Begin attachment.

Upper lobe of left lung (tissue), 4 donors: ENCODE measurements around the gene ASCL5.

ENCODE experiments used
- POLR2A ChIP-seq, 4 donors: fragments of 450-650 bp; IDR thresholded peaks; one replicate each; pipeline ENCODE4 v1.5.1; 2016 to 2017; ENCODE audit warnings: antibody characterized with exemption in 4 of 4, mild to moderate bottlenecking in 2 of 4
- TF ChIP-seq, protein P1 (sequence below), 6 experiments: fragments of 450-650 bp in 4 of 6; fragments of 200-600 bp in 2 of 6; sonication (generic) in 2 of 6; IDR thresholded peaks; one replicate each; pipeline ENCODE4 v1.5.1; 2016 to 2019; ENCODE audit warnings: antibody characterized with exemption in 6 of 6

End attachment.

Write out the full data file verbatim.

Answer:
Upper lobe of left lung (tissue), 4 donors: ENCODE measurements around the gene ASCL5.

ENCODE experiments used
- POLR2A ChIP-seq, 4 donors: fragments of 450-650 bp; IDR thresholded peaks; one replicate each; pipeline ENCODE4 v1.5.1; 2016 to 2017; ENCODE audit warnings: antibody characterized with exemption in 4 of 4, mild to moderate bottlenecking in 2 of 4
- TF ChIP-seq, protein P1 (sequence below), 6 experiments: fragments of 450-650 bp in 4 of 6; fragments of 200-600 bp in 2 of 6; sonication (generic) in 2 of 6; IDR thresholded peaks; one replicate each; pipeline ENCODE4 v1.5.1; 2016 to 2019; ENCODE audit warnings: antibody characterized with exemption in 6 of 6